Ancient and Always New
A story stays alive when it stays relevant, when it continues to move people. The story of yoga, of the quest of the individual to recognise his or her innate self, is timeless, and it moves us today as much as it ever has.
Purāṇa in the ancient Indian language Sanskṛt is the name for the epic myths and legends that transmit the teachings of yoga in compelling story form. Literally though, purāṇa means ‘that which is ancient but is always new’. As such it is a fitting name for the teachings of the yoga tradition. They may have been around a while, but they remain ‘true’. They still work; and they can help us where we are: right here, right now.
While the material and cultural surroundings of our lives may be vastly different from how they were even twenty years ago, the underlying forces that really drive us as humans: the desire for love, companionship, growth, lasting peace and happiness – and the things which block us and keep us from them – are the same.
Yoga provides robust and inclusive techniques to help us remove the blocks and come home to the fullness that we really are. To come to this fullness is an individual thing. And this is one of the beauties of the yoga tradition: it is for all of us. Yoga includes and accepts. It has to: because it is about discovering unity not in some far off realm of distant harmony, but here and now, working with the instruments of human life.
The practical inclusivity of yoga is evident in the way that it offers so many techniques, so many points of orientation, so we can find helpful tools to work with wherever we are on our path. Yoga’s practical inclusivity is also evident in the great range of yoga literature, some colourful and fantastic, some more pithy and prosaic.
When we begin yoga practice, we may start to notice how different aspects of practice support and inform each other. The same goes for the yogic texts. Three forms of literature which offer us guidance on the path of yoga are the concise, distilled wisdom of the Yoga Sūtra-s; the majestic poetry of the Bhagavad Gītā: the song of our highest potential; and the epic, archetypal stories of the Purāṇa-s.
Together, these different styles of literature create a rich map and ‘guide book’ to the terrain that the individual seeking lasting harmony will have to traverse.
Sūtra texts are particular to the Indian tradition. Sūtra means both ‘stitch’ and ‘thread’. In the Yoga Sūtra-s, the governing idea – the thread that runs through the whole text – is ‘yoga’: becoming or recognising unity even amidst the surrounding change and diversity of life. Each sūtra is a ‘stitch’ in a tapestry of teachings, giving practical wisdom and principles that can help us weave harmony into our lives.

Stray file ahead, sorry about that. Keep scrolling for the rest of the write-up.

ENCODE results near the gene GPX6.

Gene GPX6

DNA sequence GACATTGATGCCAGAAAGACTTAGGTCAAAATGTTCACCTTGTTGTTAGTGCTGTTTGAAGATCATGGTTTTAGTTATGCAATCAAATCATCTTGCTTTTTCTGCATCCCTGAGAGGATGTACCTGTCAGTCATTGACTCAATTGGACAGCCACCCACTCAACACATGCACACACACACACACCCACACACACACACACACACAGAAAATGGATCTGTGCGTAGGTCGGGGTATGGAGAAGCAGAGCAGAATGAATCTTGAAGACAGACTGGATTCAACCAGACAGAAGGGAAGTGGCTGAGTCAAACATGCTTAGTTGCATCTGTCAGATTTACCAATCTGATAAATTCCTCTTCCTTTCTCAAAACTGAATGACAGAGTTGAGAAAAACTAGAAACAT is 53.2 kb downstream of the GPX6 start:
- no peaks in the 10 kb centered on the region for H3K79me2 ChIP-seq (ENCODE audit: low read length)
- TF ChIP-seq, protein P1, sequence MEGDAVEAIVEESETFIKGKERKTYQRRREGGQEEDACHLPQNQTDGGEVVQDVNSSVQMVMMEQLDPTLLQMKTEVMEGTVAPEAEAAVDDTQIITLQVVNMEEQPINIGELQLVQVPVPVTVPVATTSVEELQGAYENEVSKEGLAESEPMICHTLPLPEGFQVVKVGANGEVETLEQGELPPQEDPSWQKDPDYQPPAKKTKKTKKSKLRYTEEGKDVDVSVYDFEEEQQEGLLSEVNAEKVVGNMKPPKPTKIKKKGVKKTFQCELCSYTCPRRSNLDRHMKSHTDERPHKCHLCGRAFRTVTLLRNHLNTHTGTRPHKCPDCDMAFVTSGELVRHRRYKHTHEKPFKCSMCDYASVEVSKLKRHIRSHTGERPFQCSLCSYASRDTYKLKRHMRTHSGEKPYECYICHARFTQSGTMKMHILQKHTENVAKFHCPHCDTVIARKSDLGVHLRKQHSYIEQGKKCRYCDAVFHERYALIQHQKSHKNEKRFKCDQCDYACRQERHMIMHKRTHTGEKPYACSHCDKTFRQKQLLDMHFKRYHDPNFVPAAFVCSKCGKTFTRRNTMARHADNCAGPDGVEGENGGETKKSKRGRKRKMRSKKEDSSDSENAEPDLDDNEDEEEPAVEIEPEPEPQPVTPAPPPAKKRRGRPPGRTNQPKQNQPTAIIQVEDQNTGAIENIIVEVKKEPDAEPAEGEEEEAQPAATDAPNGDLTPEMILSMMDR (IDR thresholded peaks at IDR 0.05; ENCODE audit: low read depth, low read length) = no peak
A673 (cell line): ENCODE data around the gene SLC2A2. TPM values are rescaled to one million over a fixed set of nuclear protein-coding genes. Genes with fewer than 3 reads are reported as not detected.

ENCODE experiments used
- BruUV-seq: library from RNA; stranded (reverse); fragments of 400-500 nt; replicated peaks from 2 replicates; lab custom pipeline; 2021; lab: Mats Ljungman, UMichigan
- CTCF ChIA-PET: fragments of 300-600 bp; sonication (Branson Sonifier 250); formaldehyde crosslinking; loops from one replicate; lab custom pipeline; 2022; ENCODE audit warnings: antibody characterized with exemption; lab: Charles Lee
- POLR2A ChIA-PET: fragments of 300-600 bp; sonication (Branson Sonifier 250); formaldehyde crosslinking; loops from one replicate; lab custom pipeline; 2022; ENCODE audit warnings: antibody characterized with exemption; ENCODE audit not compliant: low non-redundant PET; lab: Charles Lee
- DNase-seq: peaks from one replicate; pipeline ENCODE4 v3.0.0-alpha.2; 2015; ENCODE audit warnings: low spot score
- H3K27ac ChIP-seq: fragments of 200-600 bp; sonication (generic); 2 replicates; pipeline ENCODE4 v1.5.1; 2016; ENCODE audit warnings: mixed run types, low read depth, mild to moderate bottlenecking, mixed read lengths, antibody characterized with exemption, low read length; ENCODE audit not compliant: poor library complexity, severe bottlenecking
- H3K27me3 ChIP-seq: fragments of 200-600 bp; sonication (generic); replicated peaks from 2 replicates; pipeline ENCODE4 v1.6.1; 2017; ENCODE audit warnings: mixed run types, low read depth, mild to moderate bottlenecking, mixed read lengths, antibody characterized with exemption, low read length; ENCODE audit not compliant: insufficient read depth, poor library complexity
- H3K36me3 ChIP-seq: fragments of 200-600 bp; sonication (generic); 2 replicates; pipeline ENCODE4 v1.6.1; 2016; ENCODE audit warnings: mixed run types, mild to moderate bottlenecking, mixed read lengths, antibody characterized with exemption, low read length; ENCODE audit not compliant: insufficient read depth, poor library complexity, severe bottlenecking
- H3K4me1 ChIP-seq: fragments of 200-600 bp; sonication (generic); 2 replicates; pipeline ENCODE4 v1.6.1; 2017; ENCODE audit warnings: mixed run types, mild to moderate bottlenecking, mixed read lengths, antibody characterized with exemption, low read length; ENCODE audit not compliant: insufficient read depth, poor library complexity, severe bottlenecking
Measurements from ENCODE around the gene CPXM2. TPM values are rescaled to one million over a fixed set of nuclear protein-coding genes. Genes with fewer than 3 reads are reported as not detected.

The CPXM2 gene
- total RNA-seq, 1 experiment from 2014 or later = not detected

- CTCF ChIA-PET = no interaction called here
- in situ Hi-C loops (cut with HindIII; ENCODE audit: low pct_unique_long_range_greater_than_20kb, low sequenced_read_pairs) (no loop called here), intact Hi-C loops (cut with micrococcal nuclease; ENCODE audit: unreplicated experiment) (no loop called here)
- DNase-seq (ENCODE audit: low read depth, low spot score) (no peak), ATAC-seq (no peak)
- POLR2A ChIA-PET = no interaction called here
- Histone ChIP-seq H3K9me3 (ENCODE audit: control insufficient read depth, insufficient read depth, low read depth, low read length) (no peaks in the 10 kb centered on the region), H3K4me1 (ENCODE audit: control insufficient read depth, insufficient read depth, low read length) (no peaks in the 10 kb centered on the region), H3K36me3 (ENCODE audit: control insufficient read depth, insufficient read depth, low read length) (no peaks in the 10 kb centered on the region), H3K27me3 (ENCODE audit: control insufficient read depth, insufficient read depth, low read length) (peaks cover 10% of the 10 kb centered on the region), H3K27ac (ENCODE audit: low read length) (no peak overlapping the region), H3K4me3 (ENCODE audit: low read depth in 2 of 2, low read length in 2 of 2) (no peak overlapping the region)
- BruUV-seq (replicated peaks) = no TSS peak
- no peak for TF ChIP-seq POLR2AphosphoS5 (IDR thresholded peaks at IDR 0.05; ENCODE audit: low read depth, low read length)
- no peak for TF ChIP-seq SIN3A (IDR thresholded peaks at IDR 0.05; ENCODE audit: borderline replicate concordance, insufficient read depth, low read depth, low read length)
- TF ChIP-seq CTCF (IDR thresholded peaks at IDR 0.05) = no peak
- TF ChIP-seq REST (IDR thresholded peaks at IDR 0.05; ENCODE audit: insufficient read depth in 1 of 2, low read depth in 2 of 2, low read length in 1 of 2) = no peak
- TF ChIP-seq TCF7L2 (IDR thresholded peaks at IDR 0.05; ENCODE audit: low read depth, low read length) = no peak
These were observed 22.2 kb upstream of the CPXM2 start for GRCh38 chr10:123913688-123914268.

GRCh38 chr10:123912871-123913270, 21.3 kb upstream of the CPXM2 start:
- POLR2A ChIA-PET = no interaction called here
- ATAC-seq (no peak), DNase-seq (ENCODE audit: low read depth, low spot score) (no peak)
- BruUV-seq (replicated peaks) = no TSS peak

Strikingly, the teaching of the Bhagavad Gītā is given in a place of apparent disharmony, between two sets of armies on the battlefield. This setting is full of significance. Right away, it reminds us that there is no situation too extreme for yoga; and that times of challenge, when we feel torn, are actually opportunities for us to learn how to embody ways of being that support lasting peace even amidst the whirling wonder of creation. The bigger the challenge, the bigger the opportunity. And these two sets of armies are within us: those tendencies that would lift us up to our highest potential and those that would chain us to limitation. The battle plays out in the choices we make in each unfolding moment.
The Purāṇa-s meanwhile, paint vivid pictures of memorable characters whom we can easily relate to. Moreover, the epic Indian literature is wonderfully comprehensive. The Purāṇa-s tell the whole story, so we see the great hero, not just in times of valorous exploits, but also in the pits of despair. We see him struggling through the dark night of the soul, and we see him emerge from this, truly heroic, so we can understand the value of the times of apparent darkness and toil.
Together then, these classic texts and teachings can be wonderful allies as we make our way along our unique paths to ourselves. No one can walk our path, or do our work for us, but when we support our journey by working with the timeless teachings from the heart of the tradition, they can help us in many ways: giving us timely reminders, lighting our way, reassuring us through the dark times of greatest challenge, and inspiring us to keep on with the hero’s work of living our own, unique, authentic lives and unveiling fully who we really are.
James Boag | Whole Life Yoga
The yoga of the whole human being. Practical philosophy, storytelling, movement, inquiry, looking in ways that reach beyond our habitual ways of looking.
Listen to James’ unique whole life yoga perspectives on the WHOLE LIFE YOGA podcast.